ClearCalcs calculates in real time for instant results. When designing a wood beam to ASD or LRFD, four conditions must be checked for adequate design: bending strength, shear strength, deflection and bearing capacity. This article will outline how to interpret your ClearCalcs results and determine ways to optimize results. This will allow for more efficient and cost- effective designs.

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Moment utilization is the ratio of adjusted moment capacity to governing moment demand. Moment capacity represents the maximum bending that the beam can resist without excessively deflecting and failing.

Moment capacity is calculated by taking the bending design value of the wood member and multiplying it by various factors for wet conditions, temperature, or duration. The bending design value is determined by the material species and grade. For structural composite lumber or flitch beams, other factors may be included in this calculation.

*If you need to decrease your moment utilization, here are 3 factors that you could modify:*

1/. Increase the depth of the member. Consider using a 2x10 member instead of a 2x8 if your beam is not passing in design. This impacts the net area and section modulus, therefore increasing the bending capacity. 2/. Add additional support to the beam. Reducing the effective span length will decrease the applied loads and lower the moment demand per span. For example, if you have a joist 14 ft long, but you add an additional support at the midspan, there will be a lower governing load demand for the same supporting capacity. 3/. Use a stronger wood species or grade. Using a hardwood, rather than a softwood, or a No. 1 compared to a No. 2 grade will have higher strength properties and will increase the moment capacity per member.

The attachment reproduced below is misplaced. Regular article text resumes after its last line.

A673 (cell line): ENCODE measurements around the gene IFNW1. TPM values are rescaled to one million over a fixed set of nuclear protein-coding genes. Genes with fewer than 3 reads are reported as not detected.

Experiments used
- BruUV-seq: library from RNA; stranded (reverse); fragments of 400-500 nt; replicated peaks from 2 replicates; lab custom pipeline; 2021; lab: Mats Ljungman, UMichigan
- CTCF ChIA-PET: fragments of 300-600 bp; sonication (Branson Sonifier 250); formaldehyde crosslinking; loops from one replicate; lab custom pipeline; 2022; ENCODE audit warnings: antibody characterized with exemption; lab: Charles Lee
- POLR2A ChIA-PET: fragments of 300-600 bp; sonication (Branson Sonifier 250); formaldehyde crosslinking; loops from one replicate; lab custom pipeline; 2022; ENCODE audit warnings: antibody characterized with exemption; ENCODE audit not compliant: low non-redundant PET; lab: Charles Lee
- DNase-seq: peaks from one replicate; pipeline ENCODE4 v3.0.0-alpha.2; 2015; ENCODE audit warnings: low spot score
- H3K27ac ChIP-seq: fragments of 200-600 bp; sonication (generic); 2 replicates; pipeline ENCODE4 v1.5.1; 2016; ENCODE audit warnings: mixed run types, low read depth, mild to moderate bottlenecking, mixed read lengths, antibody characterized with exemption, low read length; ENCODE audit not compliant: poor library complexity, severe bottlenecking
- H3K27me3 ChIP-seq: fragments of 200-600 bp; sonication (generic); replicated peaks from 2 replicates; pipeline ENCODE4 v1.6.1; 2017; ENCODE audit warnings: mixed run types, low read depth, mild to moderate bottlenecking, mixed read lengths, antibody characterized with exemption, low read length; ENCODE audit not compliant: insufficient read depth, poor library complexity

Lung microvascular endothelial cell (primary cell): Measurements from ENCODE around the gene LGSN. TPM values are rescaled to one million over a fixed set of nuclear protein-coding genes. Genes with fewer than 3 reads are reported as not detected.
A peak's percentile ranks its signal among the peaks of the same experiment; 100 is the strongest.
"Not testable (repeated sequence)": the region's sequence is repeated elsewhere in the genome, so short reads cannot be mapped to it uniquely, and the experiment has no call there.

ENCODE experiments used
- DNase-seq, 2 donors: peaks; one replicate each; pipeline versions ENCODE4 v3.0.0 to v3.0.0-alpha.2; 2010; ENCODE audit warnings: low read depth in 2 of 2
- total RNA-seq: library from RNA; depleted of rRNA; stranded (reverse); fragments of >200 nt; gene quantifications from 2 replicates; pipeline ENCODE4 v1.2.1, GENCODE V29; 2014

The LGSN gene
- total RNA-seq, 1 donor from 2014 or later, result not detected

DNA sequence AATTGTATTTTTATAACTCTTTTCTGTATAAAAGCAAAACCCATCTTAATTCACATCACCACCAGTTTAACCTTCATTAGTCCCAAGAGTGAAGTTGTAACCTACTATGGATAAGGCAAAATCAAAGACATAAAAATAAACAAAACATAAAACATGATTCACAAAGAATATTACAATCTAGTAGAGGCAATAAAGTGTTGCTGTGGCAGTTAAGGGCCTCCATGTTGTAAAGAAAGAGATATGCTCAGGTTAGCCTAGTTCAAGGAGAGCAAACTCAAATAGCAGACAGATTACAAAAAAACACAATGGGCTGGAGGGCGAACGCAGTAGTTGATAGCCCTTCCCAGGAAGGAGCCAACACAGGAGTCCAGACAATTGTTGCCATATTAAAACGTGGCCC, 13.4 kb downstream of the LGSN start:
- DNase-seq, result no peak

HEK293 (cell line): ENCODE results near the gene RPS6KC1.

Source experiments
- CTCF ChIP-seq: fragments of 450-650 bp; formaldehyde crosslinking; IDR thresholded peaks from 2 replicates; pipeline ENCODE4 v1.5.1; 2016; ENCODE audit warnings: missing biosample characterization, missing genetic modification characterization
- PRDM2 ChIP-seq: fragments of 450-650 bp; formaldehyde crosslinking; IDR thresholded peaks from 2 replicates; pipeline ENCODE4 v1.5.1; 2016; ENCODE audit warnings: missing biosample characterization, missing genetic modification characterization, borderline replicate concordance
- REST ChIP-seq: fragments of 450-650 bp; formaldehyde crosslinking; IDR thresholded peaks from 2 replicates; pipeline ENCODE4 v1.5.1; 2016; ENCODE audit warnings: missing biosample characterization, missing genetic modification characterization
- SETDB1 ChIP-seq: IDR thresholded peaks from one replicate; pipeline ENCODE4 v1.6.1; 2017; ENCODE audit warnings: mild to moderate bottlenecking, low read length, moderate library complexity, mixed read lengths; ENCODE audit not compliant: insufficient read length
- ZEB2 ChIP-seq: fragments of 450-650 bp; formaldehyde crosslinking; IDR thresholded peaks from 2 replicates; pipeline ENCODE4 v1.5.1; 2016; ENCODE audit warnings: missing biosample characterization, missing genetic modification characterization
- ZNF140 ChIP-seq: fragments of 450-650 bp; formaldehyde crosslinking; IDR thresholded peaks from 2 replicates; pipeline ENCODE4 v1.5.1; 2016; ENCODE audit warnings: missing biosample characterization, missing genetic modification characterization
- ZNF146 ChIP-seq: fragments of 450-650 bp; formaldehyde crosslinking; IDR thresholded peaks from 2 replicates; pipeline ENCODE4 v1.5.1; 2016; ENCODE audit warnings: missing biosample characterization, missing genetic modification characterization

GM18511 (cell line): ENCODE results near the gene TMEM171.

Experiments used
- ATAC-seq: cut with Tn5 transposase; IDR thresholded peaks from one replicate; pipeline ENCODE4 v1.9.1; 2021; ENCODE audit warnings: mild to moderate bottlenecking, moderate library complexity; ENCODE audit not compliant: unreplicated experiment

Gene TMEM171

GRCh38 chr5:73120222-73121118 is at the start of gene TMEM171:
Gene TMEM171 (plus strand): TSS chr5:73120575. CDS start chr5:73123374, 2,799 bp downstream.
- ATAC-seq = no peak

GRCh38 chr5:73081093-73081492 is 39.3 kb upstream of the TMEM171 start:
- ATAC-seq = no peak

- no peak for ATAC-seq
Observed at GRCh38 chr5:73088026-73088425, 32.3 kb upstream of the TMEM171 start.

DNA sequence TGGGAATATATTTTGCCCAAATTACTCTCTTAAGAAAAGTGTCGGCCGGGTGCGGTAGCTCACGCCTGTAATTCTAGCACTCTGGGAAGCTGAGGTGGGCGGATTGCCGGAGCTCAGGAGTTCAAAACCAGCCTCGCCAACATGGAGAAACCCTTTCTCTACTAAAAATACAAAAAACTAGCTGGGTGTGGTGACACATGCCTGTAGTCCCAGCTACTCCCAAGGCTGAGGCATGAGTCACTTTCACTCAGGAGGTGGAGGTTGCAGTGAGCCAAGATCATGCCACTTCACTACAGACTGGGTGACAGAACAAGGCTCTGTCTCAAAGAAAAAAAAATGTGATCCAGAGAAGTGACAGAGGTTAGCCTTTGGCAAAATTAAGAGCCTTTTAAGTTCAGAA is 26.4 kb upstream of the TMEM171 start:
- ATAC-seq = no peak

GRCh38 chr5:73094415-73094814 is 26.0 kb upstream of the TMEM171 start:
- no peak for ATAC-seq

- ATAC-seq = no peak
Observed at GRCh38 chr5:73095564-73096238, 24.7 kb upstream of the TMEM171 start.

Similar to moment utilization, the shear utilization is the ratio of factored shear capacity to governing shear demand. Shear capacity represents the maximum shear force that can be supported before shear deformation or failure occurs.

Shear capacity considers the specified strength in shear, which is determined by the material properties. This value is multiplied by two-thirds of the net cross sectional area and adjustment factors.

*If you need to decrease your shear utilization, here are 2 factors that you could modify:*

1/. Increase the member depth. Increasing the net area will result in a higher shear capacity. For example, if you have a 2x8 member close to failure, consider using a 2x10 member instead. 2/. Use a stronger wood species or grade. Strength values are based on species, grade, size and use and higher strength properties will increase the shear capacity per member 3/. Increase the number of plies. This will result in a higher cross sectional stiffness and will also increase the number of layers that can resist shear. For example, using a two-ply member instead of one ply with approximately double the capacity and halve the utilization

Bearing utilization is the ratio of bearing capacity at the most critical support divided by the governing bearing load. Bearing capacity represents the maximum allowable stress or pressure that the beam can support without deforming or failing. When the beam fails due to bearing stress, it can either crush itself or the support, potentially punching through the material. This is common in compression members.

In ClearCalcs, the bearing strength is calculated individually per support using the compression strength perpendicular to the grain. This value considers the bearing resistance per inch of bearing length, as well as wet service and temperature factors.

*If you need to decrease your bearing utilization, here is one factor that you could modify:*

1/. Increase contact area between the wood beam and the support in which the bearing surface exists. For example, if your bearing length is 3 inches, consider changing your supporting post to have a larger area where your bearing length can be 5.5 inches. This would significantly decrease bearing stress, as you nearly doubled your bearing length and the bearing stress it is applied over a greater area.